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Lovergirl by Dahlia Schweitzer

Breaking the rules, finding yourself, and not being afraid to get a little dirty. 

LOVERGIRL is a novel about one girl’s struggle to find herself amidst New York City’s sex industry. It is based upon actual experiences. Published in Germany by Random House, the book is currently unavailable in the United States. I am publishing it online, one diary entry at a time.

Note: Lovergirl contains some graphic sexual content and harsh language.


A complete novel

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Listed: Jul 10, 2013

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Editorial Reviews

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How to dabble in sex work without losing your soul

By Fiona Gregory, editor

Oct 25, 2013: It’s interesting to compare this one with "Servicing the Pole", an old WFG favourite which is unfortunately no longer online. Both were written from the point of view of middle class girls who rebelled and became strippers, but StP was a grim, gritty tale of a life immersed in sex, drugs, and rock&roll to the extent that none of them were fun anymore . . . Lovergirl is a cooler look, a memoir like account (the type of details included gave me the impression that a lot of this is straight from personal experience) by a girl who satisfied her curiosity and a yen for exercising her sexual power, while keeping a safe emotional distance, a day job, and, tellingly, staying off drugs and alcohol.

If she’s as cute as the author photo, it’s hard to believe "Adrian" (a boy’s name, but whatever) was ever quite the wallflower she describes her younger self as. She seems to spring forth with the right clothes and makeup techniques for the sex worker life ready at her disposal, which made me feel like something was missing . . . where was the anxious trip to the exotic clothing store, the embarrassed glances around to see if anyone she knew saw her trying the sheer stripper dress on? I thought the first chapter, Adrian’s manifesto for exploring her "bad girl" side, was the weakest just because it was too repetitive. It could have said the same thing in half the words. But the narrative, starting in the second chapter, is quite fascinating. Many people dream of reinventing themselves in some radical way. Very few actually do it. However you feel about what she decides to involve herself in, you can’t help but be breathless at her nerve.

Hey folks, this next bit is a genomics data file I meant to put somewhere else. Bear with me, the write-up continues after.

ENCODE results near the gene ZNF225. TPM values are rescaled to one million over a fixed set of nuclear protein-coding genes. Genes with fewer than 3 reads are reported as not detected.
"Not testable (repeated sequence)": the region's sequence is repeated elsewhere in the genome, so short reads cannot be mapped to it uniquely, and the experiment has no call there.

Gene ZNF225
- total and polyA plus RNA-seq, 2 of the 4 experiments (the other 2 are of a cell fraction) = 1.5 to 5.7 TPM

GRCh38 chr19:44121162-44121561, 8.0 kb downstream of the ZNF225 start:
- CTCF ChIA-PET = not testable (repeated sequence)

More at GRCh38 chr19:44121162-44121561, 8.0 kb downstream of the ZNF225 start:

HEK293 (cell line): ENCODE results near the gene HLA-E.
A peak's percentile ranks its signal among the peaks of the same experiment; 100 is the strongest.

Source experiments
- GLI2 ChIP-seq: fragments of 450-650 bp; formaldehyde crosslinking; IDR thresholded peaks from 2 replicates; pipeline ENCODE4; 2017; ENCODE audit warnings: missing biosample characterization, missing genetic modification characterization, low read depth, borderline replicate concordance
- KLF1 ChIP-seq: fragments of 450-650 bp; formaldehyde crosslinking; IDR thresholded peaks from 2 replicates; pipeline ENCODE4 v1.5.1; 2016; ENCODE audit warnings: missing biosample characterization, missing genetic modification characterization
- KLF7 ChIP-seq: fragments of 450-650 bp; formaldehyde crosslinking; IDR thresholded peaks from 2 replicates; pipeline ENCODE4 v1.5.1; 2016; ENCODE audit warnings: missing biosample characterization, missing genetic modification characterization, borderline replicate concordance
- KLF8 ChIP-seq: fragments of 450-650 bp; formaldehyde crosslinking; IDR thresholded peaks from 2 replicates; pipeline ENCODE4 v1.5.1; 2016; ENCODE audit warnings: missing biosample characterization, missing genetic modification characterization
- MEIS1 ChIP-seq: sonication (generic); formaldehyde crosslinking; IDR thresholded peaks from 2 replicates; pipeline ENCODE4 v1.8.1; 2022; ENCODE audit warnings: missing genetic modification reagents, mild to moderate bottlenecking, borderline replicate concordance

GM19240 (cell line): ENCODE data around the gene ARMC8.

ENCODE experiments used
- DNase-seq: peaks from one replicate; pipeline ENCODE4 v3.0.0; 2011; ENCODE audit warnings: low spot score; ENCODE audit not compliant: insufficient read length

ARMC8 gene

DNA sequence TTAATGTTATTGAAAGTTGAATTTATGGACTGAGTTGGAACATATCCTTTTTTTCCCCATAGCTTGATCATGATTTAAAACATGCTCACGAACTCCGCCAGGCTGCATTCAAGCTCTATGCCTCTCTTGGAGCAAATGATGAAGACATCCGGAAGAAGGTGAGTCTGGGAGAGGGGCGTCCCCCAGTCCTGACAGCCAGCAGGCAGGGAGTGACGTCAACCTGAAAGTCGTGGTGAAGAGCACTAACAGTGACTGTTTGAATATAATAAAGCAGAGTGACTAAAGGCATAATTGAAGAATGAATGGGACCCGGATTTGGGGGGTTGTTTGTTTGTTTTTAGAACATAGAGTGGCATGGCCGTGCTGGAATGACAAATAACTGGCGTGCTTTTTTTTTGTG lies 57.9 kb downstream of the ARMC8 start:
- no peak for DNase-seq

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Most Helpful Member Reviews

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Quick Review: Lovergirl

By Wildbow, author of Ward

Oct 18, 2013: For what it is, Lovergirl is pretty darn good. What is it? It’s a girl by the name of Adrian, formerly chaste, deciding to become a ‘bad girl’, flinging herself into the lurid worlds of stripping, porn, S&M and prostitution.

It should go without saying that this story is for adult audiences. That said, it’s not pornography, not quite. The focus is more on the character than on the sexuality, the effects of the job on her mind, emotions and body.

In the end, the balance the author strikes is a funny one. The pretext for starting on this journey is somewhat flimsy, which is something I’d dismiss if it were a purely pornographic story, but the story’s a little more involved than that. It feels like it’s trying to find a halfway point between a true introspective and a lewd work, and I didn’t quite feel it. I’m probably not the target audience, though, and the target audience would be more liable to take this stuff in stride.

It’s the feeling that the balance isn’t quite struck that left me with the 4-star rating, along with other things that didn’t quite jibe. In terms of the writing, Lovergirl picked things up a little too quickly to feel ‘real’, and dropped many of them with the same haste, leaving me feeling like it was more unresolved than anything. The ‘stripper’ arc, for example, ends with a single paragraph. In a way, this is fitting, for the diary of a young woman who is apparently going to great lengths on a whim, to write with the same unpredictability, but it threw me as a reader.

In terms of the story, her cavalier response to drugs and the ease with which she seemed to jump into these new things didn’t seem to jibe with the ‘virginial, chaste’ image she seems to have of herself.

But, at the end of the day, it was interesting, it felt pretty real and honest in terms of what was being depicted (as far as the situation, if not quite the character herself) and the writing was engaging (but for the fits and starts mentioned above). Not really my thing, but perhaps it’s yours, whether you want a glimpse into the background of lewder things or a more . . . titillating read.

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